• For most people, they’ve lived with their parents their entire life. For some, the last thing they’d want to do is graduate high school and move 15 minutes down the road. If you don’t want to bump into your parents downtown, or at the bars even (once you’re of age, of course), then Penn State might be a little too close to home.  
  • “Missed” Opportunity to Experience the “Rest of the World”
    • We’re all told to get out there and explore the world while we can, before we get real jobs, settle down and have kids. Staying in the bubble that is State College won’t necessarily satisfy everyone’s knack for adventure and travel. Going to a school that you’ve been familiar with for years, in a town that you know like the back of your hand might make you feel like you’ve missed out on an incredible opportunity to explore what you’ve never seen/experienced before.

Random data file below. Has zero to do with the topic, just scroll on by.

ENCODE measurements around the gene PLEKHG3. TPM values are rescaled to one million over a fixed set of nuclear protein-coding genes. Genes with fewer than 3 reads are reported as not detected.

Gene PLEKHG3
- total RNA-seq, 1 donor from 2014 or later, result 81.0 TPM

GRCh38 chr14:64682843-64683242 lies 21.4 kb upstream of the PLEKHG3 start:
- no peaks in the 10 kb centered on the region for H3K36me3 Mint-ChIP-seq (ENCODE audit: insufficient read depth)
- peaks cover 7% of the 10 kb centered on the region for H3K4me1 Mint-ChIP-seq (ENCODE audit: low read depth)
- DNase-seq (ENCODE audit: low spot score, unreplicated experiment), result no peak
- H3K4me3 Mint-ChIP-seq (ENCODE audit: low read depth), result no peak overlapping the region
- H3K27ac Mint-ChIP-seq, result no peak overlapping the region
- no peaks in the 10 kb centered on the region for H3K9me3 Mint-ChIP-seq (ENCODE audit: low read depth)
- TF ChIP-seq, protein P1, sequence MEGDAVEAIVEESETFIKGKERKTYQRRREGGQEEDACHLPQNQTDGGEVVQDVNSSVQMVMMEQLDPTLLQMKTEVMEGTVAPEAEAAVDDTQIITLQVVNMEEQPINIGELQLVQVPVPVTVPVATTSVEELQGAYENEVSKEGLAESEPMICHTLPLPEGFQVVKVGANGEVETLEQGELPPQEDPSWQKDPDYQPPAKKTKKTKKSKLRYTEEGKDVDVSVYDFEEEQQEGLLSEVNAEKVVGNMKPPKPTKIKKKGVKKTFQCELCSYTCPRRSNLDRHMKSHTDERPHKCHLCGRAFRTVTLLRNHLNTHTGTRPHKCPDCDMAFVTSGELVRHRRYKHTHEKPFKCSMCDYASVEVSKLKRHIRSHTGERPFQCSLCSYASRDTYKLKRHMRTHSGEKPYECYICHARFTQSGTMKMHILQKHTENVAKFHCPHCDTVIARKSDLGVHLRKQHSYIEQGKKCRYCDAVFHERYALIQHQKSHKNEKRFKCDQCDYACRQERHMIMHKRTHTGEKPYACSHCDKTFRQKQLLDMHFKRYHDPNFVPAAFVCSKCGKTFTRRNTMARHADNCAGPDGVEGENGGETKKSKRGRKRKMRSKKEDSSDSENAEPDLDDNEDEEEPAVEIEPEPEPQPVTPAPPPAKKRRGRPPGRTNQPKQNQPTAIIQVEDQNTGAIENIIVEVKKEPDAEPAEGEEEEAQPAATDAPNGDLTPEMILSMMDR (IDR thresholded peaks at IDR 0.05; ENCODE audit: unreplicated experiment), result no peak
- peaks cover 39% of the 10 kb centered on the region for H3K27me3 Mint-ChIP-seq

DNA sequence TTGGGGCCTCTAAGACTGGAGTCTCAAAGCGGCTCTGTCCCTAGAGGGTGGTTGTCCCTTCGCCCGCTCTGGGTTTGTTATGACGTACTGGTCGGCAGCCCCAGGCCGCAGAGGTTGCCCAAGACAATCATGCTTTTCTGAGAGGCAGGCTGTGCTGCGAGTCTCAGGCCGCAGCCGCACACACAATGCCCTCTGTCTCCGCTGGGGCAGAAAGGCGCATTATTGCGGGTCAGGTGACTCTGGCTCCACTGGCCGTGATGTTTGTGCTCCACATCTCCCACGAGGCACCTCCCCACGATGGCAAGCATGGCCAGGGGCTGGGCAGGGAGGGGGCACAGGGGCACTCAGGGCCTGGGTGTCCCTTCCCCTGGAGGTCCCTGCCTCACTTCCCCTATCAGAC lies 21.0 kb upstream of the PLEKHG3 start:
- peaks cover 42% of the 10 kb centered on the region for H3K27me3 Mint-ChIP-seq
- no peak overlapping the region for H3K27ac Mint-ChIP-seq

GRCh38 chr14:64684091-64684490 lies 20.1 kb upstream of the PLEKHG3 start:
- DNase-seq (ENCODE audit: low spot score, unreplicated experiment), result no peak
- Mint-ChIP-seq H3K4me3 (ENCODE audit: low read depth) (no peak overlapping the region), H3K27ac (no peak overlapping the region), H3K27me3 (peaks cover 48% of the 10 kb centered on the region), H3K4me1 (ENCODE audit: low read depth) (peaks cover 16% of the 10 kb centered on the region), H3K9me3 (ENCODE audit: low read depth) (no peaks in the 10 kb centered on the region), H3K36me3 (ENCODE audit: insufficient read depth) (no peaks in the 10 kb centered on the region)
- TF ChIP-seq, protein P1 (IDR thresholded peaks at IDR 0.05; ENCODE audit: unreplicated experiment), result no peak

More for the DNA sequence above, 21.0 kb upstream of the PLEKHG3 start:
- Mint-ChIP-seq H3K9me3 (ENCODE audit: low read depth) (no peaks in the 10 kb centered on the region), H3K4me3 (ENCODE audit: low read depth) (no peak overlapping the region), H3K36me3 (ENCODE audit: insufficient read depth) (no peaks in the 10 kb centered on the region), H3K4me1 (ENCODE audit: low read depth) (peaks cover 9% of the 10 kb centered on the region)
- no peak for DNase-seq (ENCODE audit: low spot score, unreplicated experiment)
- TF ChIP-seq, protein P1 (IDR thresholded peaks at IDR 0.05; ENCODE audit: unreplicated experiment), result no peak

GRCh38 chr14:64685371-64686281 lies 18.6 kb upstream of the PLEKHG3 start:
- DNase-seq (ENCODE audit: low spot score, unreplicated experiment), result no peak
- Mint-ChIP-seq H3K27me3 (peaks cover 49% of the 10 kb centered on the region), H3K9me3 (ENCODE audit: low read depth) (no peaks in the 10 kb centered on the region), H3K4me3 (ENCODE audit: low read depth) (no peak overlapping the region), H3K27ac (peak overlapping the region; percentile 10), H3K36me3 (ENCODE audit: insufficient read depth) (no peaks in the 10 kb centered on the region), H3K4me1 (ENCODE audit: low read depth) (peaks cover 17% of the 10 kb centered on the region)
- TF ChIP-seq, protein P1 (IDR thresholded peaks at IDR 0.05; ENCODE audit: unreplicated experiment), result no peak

All in all, when it comes to deciding where you want to go to college, it’s smart to consider Penn State as an option. Even if it’s your last resort, sending in an application to PSU Admissions could end up being one of the best decisions you ever make. If your top schools reject you (sorry, but that’s the sad reality sometimes), then having Penn State to fall back on could save your educational plans. You might be mentally committed to going to one school, but at the last minute realize you want to stay close to home, which is a situation that Penn State plays a huge role in. For me, whether or not I end up going to Penn State is entirely up to admissions counselors and what my intentions for the next four years of my life are, but no matter what happens or where I end up, Happy Valley will always be the community full of incredible people that I call home.